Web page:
Why shouldn’t you use your ERP as a production scheduling tool?

You pressed the planning button on your ERP software. As algorithms work in the dark world behind the bright screen, you remember all the efforts you’ve put in so far. After months of work, product structures and production routes were entered into the system one by one. You described all your work centers and set cycle times and setup times for each one. Thinking you didn’t miss anything, you eagerly await the algorithms to reflect a production schedule on the screen. However, you encountered a strange result. The schedule on the screen doesn’t look like the output you would prefer for your production lines. It’s clear that if you transmit this schedule to the production floor, your phone will start ringing non-stop with objection calls. You immediately exported the schedule generated by your ERP to Excel and tried to make it more suitable for the conditions of the production floor by making manual adjustments. But it’s taking longer than you expected. Moreover, due to breakdowns, downtimes, and supplier delays, your plan is constantly deteriorating, requiring you to update it again.

Does this sound familiar? Take comfort in knowing that you are not alone. ERP scheduling modules provided by vendors generally fail in job sequencing. They usually make a one-way job sequencing based on the due date and assume infinite process capacities. However, there are many other criteria that need to be considered. For example, in the food industry, products need to be placed on the lines in a certain order to allow time for line cleaning, and even this downtime needs to be minimized. In the chemical sector, rules are closely managed regarding when and which product can be produced on which line to prevent contamination. In other sectors, the schedule needs to be updated very quickly due to machine failures and downtimes.

ERP vendors’ planning modules are almost ineffective in businesses involving production machinery that requires sub-resources such as metal processing lines, molds/fixtures/skilled operators, painting lines, and heat treatment with special job sequencing and grouping rules. If there are process routes, cycle times, and setup times that can vary from product to product, and these detailed criteria are calculated by the ERP module only based on average values, it is very difficult to achieve good results in terms of efficiency, capacity utilization, and compliance with customer deadlines.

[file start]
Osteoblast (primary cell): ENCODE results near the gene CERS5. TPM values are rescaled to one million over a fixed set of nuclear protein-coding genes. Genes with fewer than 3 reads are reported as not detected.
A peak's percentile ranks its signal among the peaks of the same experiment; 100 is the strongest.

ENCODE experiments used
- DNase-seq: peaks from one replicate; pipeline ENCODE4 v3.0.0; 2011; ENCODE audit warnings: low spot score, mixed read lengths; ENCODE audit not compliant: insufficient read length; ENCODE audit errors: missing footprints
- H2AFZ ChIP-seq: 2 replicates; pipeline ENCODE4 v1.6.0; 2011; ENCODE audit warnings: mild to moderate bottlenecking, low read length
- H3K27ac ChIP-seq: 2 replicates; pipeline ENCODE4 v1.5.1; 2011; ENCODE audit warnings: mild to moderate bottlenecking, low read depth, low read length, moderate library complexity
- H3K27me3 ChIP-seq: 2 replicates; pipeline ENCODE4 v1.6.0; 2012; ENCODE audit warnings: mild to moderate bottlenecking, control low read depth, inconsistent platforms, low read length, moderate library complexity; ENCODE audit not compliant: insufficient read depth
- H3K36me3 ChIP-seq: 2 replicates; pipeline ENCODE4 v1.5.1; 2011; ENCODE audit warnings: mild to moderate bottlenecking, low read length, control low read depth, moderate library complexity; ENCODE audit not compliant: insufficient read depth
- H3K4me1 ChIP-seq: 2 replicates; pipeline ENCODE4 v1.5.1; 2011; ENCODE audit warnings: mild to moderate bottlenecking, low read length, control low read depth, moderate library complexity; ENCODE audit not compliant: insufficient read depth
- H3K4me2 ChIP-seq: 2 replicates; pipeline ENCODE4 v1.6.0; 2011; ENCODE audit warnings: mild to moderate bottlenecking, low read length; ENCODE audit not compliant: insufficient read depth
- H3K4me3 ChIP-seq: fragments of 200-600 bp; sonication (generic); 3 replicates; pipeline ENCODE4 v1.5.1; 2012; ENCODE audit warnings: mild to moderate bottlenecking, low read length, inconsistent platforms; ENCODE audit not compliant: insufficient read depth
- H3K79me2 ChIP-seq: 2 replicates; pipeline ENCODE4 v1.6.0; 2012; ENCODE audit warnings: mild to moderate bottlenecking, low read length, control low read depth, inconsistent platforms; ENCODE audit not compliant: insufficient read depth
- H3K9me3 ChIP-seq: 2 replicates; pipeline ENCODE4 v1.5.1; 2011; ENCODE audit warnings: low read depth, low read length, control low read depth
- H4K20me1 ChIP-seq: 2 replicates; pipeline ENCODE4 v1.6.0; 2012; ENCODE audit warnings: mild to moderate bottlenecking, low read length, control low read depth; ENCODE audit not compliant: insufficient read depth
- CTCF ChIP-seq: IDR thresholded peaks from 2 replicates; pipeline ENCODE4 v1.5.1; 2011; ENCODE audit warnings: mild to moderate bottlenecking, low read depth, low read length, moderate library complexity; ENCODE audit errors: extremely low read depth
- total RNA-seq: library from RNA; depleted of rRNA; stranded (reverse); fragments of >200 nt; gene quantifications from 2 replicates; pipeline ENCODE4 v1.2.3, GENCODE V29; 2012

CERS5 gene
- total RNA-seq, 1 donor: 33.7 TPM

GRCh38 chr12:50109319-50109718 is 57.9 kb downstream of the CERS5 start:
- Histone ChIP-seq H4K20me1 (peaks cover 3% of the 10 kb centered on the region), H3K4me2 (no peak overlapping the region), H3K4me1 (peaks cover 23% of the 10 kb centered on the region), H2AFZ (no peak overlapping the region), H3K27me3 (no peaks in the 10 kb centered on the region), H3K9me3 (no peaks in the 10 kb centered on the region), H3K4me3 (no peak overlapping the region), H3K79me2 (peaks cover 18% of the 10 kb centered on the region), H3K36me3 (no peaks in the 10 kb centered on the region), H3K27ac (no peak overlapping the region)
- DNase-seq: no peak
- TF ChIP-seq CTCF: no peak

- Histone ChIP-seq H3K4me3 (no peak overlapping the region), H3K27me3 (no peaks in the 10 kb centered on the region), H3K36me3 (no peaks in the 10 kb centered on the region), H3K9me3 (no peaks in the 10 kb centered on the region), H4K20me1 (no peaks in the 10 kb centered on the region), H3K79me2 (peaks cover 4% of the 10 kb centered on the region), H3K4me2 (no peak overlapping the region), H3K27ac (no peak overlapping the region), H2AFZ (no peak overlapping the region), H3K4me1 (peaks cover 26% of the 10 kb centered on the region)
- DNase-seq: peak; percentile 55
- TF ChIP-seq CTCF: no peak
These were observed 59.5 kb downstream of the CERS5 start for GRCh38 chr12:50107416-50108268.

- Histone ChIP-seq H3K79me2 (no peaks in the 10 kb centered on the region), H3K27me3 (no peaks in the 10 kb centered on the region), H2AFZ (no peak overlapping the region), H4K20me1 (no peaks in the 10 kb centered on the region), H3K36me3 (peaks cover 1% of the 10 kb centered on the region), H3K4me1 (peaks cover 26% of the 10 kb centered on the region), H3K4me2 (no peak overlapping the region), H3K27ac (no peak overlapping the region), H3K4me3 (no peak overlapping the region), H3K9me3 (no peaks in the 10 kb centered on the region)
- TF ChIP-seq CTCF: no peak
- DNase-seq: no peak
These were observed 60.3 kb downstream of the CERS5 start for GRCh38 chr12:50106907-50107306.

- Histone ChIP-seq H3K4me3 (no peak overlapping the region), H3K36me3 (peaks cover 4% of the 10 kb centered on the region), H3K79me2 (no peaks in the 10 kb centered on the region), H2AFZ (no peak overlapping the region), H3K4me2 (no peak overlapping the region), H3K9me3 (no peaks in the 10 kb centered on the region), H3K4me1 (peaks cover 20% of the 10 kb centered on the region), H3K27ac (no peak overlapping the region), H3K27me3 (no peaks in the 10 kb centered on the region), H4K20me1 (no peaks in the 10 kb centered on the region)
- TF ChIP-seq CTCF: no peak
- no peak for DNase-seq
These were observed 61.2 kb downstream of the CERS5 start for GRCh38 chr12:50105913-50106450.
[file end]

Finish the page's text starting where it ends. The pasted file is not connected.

The inability to perform accurate and effective production planning and scheduling within the organization will result in unpredictable workloads and regularly lead to idle capacity or overtime. As a result, serious problems will inevitably arise in terms of cost and customer satisfaction.

So what’s the solution? The software industry’s answer to this problem has been Advanced Planning and Scheduling (APS) systems. APS systems are designed to handle complex scheduling according to the different needs and product specifications of the production environment. An APS system enhances your existing ERP by integrating with it. It retrieves the necessary information from the ERP, combines it with other data not found in the ERP, and generates meaningful production schedules that can be applied in real life.

You cannot obtain a valid production schedule that can be applied to the production floor through your ERP modules alone. For this reason, many manufacturers around the world support their ERPs with APS systems. These factories, after numerous unsuccessful attempts and spending large sums of money, have shelved the module offered by their ERP and integrated an APS system into their systems. Without repeating the same mistakes, you can reach the conclusion reached by countless factories worldwide. You can significantly improve your production planning process, both in terms of factory efficiency and customer satisfaction. We would be happy to show you how to do this with an APS system, based on your data and your processes.

Author: Şeref Bulut

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